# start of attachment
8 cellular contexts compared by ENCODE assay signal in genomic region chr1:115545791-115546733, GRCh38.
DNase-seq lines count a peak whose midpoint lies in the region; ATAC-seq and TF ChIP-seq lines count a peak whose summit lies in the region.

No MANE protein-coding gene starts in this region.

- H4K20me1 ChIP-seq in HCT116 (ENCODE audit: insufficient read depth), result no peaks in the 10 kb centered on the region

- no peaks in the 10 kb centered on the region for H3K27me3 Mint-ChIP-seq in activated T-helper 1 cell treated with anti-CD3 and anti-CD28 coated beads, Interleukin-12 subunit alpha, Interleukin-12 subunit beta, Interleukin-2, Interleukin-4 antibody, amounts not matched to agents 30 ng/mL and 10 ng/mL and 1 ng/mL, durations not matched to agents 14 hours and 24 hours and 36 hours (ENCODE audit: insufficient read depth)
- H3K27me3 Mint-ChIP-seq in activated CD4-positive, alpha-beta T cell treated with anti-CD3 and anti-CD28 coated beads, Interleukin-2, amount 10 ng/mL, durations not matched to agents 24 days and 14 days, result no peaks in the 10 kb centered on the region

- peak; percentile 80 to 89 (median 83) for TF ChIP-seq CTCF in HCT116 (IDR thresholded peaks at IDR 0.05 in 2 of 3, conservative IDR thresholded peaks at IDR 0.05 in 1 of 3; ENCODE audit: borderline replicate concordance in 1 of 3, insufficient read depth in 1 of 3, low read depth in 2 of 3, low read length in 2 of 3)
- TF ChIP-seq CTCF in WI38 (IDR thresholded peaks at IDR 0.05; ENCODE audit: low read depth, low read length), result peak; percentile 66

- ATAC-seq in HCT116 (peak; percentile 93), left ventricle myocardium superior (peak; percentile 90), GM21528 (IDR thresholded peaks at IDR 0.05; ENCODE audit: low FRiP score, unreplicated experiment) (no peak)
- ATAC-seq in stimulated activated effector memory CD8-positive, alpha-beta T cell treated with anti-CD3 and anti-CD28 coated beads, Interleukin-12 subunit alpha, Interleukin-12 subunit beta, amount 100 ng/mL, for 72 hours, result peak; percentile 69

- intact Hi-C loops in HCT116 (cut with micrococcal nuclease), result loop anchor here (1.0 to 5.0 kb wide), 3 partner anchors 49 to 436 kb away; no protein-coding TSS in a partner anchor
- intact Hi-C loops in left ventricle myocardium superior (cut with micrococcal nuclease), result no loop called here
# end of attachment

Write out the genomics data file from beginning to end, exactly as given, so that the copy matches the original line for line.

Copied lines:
8 cellular contexts compared by ENCODE assay signal in genomic region chr1:115545791-115546733, GRCh38.
DNase-seq lines count a peak whose midpoint lies in the region; ATAC-seq and TF ChIP-seq lines count a peak whose summit lies in the region.

No MANE protein-coding gene starts in this region.

- H4K20me1 ChIP-seq in HCT116 (ENCODE audit: insufficient read depth), result no peaks in the 10 kb centered on the region

- no peaks in the 10 kb centered on the region for H3K27me3 Mint-ChIP-seq in activated T-helper 1 cell treated with anti-CD3 and anti-CD28 coated beads, Interleukin-12 subunit alpha, Interleukin-12 subunit beta, Interleukin-2, Interleukin-4 antibody, amounts not matched to agents 30 ng/mL and 10 ng/mL and 1 ng/mL, durations not matched to agents 14 hours and 24 hours and 36 hours (ENCODE audit: insufficient read depth)
- H3K27me3 Mint-ChIP-seq in activated CD4-positive, alpha-beta T cell treated with anti-CD3 and anti-CD28 coated beads, Interleukin-2, amount 10 ng/mL, durations not matched to agents 24 days and 14 days, result no peaks in the 10 kb centered on the region

- peak; percentile 80 to 89 (median 83) for TF ChIP-seq CTCF in HCT116 (IDR thresholded peaks at IDR 0.05 in 2 of 3, conservative IDR thresholded peaks at IDR 0.05 in 1 of 3; ENCODE audit: borderline replicate concordance in 1 of 3, insufficient read depth in 1 of 3, low read depth in 2 of 3, low read length in 2 of 3)
- TF ChIP-seq CTCF in WI38 (IDR thresholded peaks at IDR 0.05; ENCODE audit: low read depth, low read length), result peak; percentile 66

- ATAC-seq in HCT116 (peak; percentile 93), left ventricle myocardium superior (peak; percentile 90), GM21528 (IDR thresholded peaks at IDR 0.05; ENCODE audit: low FRiP score, unreplicated experiment) (no peak)
- ATAC-seq in stimulated activated effector memory CD8-positive, alpha-beta T cell treated with anti-CD3 and anti-CD28 coated beads, Interleukin-12 subunit alpha, Interleukin-12 subunit beta, amount 100 ng/mL, for 72 hours, result peak; percentile 69

- intact Hi-C loops in HCT116 (cut with micrococcal nuclease), result loop anchor here (1.0 to 5.0 kb wide), 3 partner anchors 49 to 436 kb away; no protein-coding TSS in a partner anchor
- intact Hi-C loops in left ventricle myocardium superior (cut with micrococcal nuclease), result no loop called here